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I’ve been separating from my mother in various ways over the years: On my own with the cooked pea incident at three; then with the Eskimo hat at five--I knew I wasn't an Eskimo and couldn’t wear the fuzzy hat—-then at 12 I had an allowance and could make monetary choices, but wasn’t allowed bathing suits with mesh, bringing on three years of subversive catalog searching. Mom tried to ignore the whole operation but couldn't prevent that one black mesh plunge V-neck swimsuit arriving from JC Penney, brown paper wrapped, which totally solidified my relationship with the first older boyfriend who mattered. My mother's assessment: “That man is a wild Indian.” How did she know? She had to have known. As a matter of fact, he looked a lot like my father at that age.
Was her comment a deterrent at sixteen? Nooo. I could hardly keep hold of my legwarmers and the mustard-gas yellow eye shadow opening my eyes to this opportunity: No no you guys, he’s Italian! He loves me. He’s teaching me new music I had no idea about. He’s probably a lot more normal than me. And he’s a frickin’ smart football scholar in college and I love love love him. Plus the way he makes time for his little sister and brother makes me lonesome for the times when my older siblings did the same for me.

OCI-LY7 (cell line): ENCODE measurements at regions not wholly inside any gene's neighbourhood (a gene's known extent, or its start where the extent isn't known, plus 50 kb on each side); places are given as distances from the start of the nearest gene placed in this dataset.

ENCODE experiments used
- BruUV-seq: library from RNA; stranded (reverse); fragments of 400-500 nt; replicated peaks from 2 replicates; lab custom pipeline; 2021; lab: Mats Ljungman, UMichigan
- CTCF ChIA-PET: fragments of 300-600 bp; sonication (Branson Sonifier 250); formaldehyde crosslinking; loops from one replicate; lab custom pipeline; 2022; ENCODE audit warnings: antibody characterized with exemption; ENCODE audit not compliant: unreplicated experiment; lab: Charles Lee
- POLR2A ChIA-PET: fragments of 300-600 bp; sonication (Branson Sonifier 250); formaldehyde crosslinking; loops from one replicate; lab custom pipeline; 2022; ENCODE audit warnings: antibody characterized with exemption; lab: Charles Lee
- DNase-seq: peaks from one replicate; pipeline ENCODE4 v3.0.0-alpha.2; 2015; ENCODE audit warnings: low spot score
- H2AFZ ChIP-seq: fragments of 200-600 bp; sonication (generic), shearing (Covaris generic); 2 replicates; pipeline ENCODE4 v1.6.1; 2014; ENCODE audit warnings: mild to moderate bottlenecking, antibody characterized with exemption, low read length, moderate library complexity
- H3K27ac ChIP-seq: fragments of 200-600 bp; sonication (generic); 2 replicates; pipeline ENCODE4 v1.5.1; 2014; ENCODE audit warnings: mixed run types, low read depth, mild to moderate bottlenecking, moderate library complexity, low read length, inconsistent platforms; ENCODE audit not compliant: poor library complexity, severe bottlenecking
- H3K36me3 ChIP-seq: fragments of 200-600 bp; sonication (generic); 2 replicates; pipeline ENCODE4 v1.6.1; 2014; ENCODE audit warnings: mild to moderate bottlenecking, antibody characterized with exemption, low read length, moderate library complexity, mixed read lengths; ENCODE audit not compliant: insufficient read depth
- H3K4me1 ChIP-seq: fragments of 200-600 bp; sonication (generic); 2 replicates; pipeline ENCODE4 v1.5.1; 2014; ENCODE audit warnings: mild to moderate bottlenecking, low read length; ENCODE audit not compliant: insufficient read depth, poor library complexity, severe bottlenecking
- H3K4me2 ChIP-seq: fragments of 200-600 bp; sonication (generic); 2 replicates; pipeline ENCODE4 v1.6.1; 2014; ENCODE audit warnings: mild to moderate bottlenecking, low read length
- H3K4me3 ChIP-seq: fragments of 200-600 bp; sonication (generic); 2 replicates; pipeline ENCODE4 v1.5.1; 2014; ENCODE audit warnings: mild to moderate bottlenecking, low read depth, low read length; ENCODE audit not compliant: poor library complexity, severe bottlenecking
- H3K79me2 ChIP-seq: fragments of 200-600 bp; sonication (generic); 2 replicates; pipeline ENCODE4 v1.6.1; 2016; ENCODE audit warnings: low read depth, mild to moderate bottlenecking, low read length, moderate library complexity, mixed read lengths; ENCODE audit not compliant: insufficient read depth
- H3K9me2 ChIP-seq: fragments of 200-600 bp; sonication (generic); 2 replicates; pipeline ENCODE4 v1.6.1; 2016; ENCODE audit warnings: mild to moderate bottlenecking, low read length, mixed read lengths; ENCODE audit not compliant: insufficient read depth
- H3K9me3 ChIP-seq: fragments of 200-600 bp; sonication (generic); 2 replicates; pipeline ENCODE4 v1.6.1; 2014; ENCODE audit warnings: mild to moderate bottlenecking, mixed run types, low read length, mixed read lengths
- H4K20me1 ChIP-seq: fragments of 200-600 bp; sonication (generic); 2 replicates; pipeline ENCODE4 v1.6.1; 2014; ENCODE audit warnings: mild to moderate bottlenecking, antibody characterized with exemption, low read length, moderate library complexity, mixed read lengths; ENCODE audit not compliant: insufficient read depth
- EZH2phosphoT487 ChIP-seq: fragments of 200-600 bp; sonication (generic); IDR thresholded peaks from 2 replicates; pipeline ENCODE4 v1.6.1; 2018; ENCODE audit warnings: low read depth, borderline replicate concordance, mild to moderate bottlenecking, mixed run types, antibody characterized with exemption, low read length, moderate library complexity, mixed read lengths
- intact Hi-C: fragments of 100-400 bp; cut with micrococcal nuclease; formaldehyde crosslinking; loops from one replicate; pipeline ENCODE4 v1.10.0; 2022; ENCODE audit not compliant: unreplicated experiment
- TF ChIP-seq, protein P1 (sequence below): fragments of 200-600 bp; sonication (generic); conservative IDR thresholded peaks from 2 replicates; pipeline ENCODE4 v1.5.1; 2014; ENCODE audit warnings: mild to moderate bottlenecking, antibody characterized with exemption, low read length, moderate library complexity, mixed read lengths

My father exiled this beautiful interloper to the patio, and then to the back lawn; that’s where I lost a lot of my potential mistakes, the older and younger cute boys who my parents didn’t want me to form attachments to because we were always moving anyway. If they could just get rid of that one, life would be easier. But each one left a permanent impression on my heart: each boy I dated in my grade, the couple of older boy/men I dated, and then the prize-winning super-Mario Monkey/Cat Italian kid who whisked me away from my controlled environment by just rolling up to our front door with a four-wheeler in the back of his truck and yelling, “You ready?!”
Free again, I ran down those doorsteps with the skip of a girl who knows that being grounded on a 2000 mile road trip back home to Minnesota holds no candle to a rumbling afternoon with the best looking Italian boy available at the time, all for me. We played like grown-ups at the cabin of our final resting...resting, finally, on some rumpled pull-out couch, my Cat-Boy/Italian super-full moon of the night said to me, “You’re a ten.” His confidence in me did a world of good.
It still does.